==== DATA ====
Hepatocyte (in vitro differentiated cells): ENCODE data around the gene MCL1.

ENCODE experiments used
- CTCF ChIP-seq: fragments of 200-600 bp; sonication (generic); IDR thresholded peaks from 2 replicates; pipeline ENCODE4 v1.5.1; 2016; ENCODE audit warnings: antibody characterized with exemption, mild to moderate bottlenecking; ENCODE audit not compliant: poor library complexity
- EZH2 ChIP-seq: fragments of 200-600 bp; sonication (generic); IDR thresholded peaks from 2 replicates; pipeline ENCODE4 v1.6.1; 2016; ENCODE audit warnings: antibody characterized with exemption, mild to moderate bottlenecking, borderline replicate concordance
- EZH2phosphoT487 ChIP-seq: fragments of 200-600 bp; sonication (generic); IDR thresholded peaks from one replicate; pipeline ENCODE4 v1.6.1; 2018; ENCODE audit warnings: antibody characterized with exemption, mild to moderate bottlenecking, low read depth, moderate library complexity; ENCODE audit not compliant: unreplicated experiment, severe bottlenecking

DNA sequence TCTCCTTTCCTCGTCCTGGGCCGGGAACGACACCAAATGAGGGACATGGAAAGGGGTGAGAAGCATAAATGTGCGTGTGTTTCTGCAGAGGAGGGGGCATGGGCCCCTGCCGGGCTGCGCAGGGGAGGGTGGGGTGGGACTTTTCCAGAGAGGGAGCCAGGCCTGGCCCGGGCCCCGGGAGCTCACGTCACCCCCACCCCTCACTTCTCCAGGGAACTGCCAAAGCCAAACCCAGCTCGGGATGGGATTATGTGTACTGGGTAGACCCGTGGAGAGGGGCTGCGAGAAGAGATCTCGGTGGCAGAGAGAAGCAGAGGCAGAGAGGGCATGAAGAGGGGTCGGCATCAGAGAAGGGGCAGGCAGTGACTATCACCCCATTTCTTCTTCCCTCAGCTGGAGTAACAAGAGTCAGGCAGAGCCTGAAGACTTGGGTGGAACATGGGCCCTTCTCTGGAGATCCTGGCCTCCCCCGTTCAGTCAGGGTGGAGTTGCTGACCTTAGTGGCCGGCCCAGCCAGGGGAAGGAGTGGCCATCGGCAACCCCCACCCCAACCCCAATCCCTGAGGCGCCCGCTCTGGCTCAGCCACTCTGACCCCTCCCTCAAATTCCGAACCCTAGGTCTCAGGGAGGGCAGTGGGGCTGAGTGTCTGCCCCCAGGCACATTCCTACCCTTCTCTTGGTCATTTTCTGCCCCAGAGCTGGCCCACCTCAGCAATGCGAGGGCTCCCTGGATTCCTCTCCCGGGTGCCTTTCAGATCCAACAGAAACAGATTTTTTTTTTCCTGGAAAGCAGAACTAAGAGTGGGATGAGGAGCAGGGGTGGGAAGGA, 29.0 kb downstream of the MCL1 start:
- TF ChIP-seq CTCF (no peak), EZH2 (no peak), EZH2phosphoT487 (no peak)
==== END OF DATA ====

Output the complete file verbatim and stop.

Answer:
Hepatocyte (in vitro differentiated cells): ENCODE data around the gene MCL1.

ENCODE experiments used
- CTCF ChIP-seq: fragments of 200-600 bp; sonication (generic); IDR thresholded peaks from 2 replicates; pipeline ENCODE4 v1.5.1; 2016; ENCODE audit warnings: antibody characterized with exemption, mild to moderate bottlenecking; ENCODE audit not compliant: poor library complexity
- EZH2 ChIP-seq: fragments of 200-600 bp; sonication (generic); IDR thresholded peaks from 2 replicates; pipeline ENCODE4 v1.6.1; 2016; ENCODE audit warnings: antibody characterized with exemption, mild to moderate bottlenecking, borderline replicate concordance
- EZH2phosphoT487 ChIP-seq: fragments of 200-600 bp; sonication (generic); IDR thresholded peaks from one replicate; pipeline ENCODE4 v1.6.1; 2018; ENCODE audit warnings: antibody characterized with exemption, mild to moderate bottlenecking, low read depth, moderate library complexity; ENCODE audit not compliant: unreplicated experiment, severe bottlenecking

DNA sequence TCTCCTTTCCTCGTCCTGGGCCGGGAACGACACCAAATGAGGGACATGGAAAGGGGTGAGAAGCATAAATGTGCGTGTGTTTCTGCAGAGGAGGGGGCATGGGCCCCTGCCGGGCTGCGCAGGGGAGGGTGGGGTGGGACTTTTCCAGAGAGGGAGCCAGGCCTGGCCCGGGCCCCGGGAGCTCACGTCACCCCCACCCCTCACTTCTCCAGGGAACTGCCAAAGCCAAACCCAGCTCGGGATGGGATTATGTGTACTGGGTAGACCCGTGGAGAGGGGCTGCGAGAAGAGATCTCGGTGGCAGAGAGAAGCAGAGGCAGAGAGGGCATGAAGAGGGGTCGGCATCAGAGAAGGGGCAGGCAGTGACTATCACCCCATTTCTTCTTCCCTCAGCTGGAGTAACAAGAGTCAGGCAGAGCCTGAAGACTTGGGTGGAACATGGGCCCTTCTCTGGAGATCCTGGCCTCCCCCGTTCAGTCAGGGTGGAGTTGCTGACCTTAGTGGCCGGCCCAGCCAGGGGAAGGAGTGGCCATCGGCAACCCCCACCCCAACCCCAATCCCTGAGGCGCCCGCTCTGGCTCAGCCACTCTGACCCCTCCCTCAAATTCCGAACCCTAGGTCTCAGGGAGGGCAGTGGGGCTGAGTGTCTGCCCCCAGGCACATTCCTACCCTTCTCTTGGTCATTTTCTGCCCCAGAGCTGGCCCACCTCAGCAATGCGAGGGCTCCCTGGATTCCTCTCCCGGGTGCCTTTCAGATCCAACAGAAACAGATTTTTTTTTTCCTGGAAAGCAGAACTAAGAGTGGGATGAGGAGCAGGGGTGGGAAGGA, 29.0 kb downstream of the MCL1 start:
- TF ChIP-seq CTCF (no peak), EZH2 (no peak), EZH2phosphoT487 (no peak)